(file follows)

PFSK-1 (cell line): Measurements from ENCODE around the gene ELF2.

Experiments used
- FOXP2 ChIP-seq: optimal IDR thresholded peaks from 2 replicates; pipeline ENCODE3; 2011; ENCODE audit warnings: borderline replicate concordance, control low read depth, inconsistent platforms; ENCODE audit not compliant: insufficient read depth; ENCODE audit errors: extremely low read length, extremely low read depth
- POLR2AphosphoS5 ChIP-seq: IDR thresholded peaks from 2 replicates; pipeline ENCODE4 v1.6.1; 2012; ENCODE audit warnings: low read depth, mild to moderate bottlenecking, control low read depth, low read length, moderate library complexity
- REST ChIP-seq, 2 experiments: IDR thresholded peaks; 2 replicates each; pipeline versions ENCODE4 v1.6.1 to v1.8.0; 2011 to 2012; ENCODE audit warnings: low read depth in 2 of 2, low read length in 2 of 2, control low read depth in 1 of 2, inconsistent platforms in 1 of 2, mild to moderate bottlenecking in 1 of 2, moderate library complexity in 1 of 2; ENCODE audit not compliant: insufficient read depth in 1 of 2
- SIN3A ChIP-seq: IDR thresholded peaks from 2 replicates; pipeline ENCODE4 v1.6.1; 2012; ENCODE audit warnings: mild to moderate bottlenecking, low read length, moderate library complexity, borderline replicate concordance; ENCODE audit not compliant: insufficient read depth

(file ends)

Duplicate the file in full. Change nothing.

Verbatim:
PFSK-1 (cell line): Measurements from ENCODE around the gene ELF2.

Experiments used
- FOXP2 ChIP-seq: optimal IDR thresholded peaks from 2 replicates; pipeline ENCODE3; 2011; ENCODE audit warnings: borderline replicate concordance, control low read depth, inconsistent platforms; ENCODE audit not compliant: insufficient read depth; ENCODE audit errors: extremely low read length, extremely low read depth
- POLR2AphosphoS5 ChIP-seq: IDR thresholded peaks from 2 replicates; pipeline ENCODE4 v1.6.1; 2012; ENCODE audit warnings: low read depth, mild to moderate bottlenecking, control low read depth, low read length, moderate library complexity
- REST ChIP-seq, 2 experiments: IDR thresholded peaks; 2 replicates each; pipeline versions ENCODE4 v1.6.1 to v1.8.0; 2011 to 2012; ENCODE audit warnings: low read depth in 2 of 2, low read length in 2 of 2, control low read depth in 1 of 2, inconsistent platforms in 1 of 2, mild to moderate bottlenecking in 1 of 2, moderate library complexity in 1 of 2; ENCODE audit not compliant: insufficient read depth in 1 of 2
- SIN3A ChIP-seq: IDR thresholded peaks from 2 replicates; pipeline ENCODE4 v1.6.1; 2012; ENCODE audit warnings: mild to moderate bottlenecking, low read length, moderate library complexity, borderline replicate concordance; ENCODE audit not compliant: insufficient read depth